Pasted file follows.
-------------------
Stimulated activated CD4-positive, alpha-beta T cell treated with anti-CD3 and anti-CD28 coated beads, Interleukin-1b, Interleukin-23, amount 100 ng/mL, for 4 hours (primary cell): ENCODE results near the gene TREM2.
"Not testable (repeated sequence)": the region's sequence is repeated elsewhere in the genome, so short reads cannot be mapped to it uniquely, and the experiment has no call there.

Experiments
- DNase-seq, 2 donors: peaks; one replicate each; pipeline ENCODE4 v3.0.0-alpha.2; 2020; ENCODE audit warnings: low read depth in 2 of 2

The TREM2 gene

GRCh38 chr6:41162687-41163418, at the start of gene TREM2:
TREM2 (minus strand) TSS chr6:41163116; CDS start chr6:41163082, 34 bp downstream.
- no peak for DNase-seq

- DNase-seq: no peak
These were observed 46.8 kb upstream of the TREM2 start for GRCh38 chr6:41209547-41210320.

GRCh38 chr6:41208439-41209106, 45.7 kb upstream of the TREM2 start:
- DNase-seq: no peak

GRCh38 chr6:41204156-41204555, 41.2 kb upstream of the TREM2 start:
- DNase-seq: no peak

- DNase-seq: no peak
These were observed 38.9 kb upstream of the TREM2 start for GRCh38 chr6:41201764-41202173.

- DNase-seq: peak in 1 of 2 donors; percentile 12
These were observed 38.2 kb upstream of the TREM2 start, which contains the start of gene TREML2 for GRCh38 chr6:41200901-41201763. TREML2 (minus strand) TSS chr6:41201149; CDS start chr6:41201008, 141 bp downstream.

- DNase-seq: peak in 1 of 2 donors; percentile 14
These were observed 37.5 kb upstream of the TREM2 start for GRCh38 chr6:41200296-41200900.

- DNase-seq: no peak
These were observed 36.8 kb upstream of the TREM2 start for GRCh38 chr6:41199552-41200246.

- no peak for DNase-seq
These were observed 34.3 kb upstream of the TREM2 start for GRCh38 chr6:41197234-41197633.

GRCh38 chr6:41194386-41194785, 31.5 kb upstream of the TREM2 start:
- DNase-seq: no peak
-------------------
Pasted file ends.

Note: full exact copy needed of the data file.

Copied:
Stimulated activated CD4-positive, alpha-beta T cell treated with anti-CD3 and anti-CD28 coated beads, Interleukin-1b, Interleukin-23, amount 100 ng/mL, for 4 hours (primary cell): ENCODE results near the gene TREM2.
"Not testable (repeated sequence)": the region's sequence is repeated elsewhere in the genome, so short reads cannot be mapped to it uniquely, and the experiment has no call there.

Experiments
- DNase-seq, 2 donors: peaks; one replicate each; pipeline ENCODE4 v3.0.0-alpha.2; 2020; ENCODE audit warnings: low read depth in 2 of 2

The TREM2 gene

GRCh38 chr6:41162687-41163418, at the start of gene TREM2:
TREM2 (minus strand) TSS chr6:41163116; CDS start chr6:41163082, 34 bp downstream.
- no peak for DNase-seq

- DNase-seq: no peak
These were observed 46.8 kb upstream of the TREM2 start for GRCh38 chr6:41209547-41210320.

GRCh38 chr6:41208439-41209106, 45.7 kb upstream of the TREM2 start:
- DNase-seq: no peak

GRCh38 chr6:41204156-41204555, 41.2 kb upstream of the TREM2 start:
- DNase-seq: no peak

- DNase-seq: no peak
These were observed 38.9 kb upstream of the TREM2 start for GRCh38 chr6:41201764-41202173.

- DNase-seq: peak in 1 of 2 donors; percentile 12
These were observed 38.2 kb upstream of the TREM2 start, which contains the start of gene TREML2 for GRCh38 chr6:41200901-41201763. TREML2 (minus strand) TSS chr6:41201149; CDS start chr6:41201008, 141 bp downstream.

- DNase-seq: peak in 1 of 2 donors; percentile 14
These were observed 37.5 kb upstream of the TREM2 start for GRCh38 chr6:41200296-41200900.

- DNase-seq: no peak
These were observed 36.8 kb upstream of the TREM2 start for GRCh38 chr6:41199552-41200246.

- no peak for DNase-seq
These were observed 34.3 kb upstream of the TREM2 start for GRCh38 chr6:41197234-41197633.

GRCh38 chr6:41194386-41194785, 31.5 kb upstream of the TREM2 start:
- DNase-seq: no peak